Ah, the password. Over time, our passwords have evolved from simple pet names or favourite words to more complex concoctions containing capital letters and numbers. If you’re like me, you have assorted passwords you use for the various accounts you have created on the web. It’s getting to be a nuisance trying to remember which password you use for a particular service, leading some of us to use apps to keep track of this mess.
On top of the organizational problems inherent with password authentication, truth be told, it’s not even that secure anymore. Phishing is becoming a big threat to our security. As such, various services on the web have been getting behind two-step verification systems, but even that is more annoying. So, what’s next?
In a paper to be published later this month in IEEE Security & Privacy Magazine, Google’s President of Security Eric Grosse and Engineer Mayank Upadhyay confirm that “passwords and simple bearer tokens such as cookies are no longer sufficient to keep users safe.” The paper describes how Google thinks users will be logging into websites in the future, envisioning an authentication method involving a physical device, such as a miniscule USB key.
Researchers at Google have been working with YubiKey’s cryptographic cards in particular, requiring few changes to Chrome in order for users to log into their services with the device. The key can log a user into their Google account when inserted into a computer’s USB drive. When using it to gain access to your services, you’ll also be required to enter a PIN confirming your identity. To make things even more interesting, Google plans on incorporating the key’s physical token into a ring on your finger, or perhaps some sort of chip that will be embedded into a smartphone.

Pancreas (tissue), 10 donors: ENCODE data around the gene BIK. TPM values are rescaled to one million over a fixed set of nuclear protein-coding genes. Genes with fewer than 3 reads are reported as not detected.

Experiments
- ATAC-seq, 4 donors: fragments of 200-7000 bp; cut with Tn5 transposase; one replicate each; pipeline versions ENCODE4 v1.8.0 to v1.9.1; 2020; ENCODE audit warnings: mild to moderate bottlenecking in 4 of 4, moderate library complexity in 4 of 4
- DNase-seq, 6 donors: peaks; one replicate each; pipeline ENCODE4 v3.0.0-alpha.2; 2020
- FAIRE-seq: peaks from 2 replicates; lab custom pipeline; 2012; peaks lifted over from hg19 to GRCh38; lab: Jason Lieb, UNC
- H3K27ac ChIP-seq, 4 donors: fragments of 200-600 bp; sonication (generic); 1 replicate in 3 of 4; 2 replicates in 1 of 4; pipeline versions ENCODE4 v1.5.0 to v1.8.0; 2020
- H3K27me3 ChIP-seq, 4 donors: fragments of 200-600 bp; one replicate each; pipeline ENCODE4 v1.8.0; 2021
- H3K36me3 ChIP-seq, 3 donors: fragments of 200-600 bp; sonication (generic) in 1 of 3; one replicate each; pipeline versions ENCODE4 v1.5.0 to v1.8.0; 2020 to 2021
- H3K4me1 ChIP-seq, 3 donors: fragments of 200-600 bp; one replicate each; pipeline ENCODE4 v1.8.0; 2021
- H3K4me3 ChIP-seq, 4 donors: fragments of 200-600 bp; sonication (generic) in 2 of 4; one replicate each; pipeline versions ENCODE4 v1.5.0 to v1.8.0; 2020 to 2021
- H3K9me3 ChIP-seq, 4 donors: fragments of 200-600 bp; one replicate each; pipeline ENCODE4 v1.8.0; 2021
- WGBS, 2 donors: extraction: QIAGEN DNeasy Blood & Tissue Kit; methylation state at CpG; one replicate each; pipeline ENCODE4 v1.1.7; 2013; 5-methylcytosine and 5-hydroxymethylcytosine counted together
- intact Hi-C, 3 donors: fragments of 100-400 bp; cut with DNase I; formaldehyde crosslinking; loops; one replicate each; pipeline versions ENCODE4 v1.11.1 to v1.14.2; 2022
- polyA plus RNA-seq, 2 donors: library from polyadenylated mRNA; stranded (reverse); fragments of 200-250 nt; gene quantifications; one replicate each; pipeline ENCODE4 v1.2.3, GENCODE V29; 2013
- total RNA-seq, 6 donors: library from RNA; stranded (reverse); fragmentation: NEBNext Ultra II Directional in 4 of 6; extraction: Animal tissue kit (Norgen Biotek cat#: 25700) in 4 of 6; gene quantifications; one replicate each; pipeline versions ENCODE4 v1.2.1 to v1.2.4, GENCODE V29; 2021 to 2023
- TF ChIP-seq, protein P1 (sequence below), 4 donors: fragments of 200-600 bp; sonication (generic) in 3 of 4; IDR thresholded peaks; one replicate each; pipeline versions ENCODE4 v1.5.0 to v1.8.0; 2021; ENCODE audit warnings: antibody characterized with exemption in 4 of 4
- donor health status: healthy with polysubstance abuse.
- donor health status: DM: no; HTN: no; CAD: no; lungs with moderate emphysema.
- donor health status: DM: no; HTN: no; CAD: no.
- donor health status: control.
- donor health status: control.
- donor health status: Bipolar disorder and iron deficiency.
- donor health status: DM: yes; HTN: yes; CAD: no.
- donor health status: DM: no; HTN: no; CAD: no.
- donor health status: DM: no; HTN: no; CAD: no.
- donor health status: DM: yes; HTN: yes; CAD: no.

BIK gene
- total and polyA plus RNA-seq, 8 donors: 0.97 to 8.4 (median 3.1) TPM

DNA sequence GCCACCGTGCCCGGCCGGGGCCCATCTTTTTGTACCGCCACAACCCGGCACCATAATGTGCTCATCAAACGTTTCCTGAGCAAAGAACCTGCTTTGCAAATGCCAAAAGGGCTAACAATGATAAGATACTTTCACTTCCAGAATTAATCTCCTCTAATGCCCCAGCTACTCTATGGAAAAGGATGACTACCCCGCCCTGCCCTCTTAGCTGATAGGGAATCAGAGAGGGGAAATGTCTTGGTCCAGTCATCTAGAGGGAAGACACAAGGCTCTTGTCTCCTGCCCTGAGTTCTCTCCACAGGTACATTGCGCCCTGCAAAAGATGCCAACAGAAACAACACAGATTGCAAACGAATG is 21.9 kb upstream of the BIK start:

Google knows it needs to amass support from the thousands of services out there on the web. As such, the company plans on laying the foundations for this to happen rather soon, “Although we recognize that our initiative will likewise remain speculative until we’ve proven large scale acceptance, we’re eager to test it with other websites.”
Google has created a protocol for this physical device authentication system, and it apparently works independently of Google. This will be good news to those who are concerned about the amount of information the search giant already has on its users.
Check out Wired magazine’s article in the source link for more information about the paper and Google plans for a more secure future.
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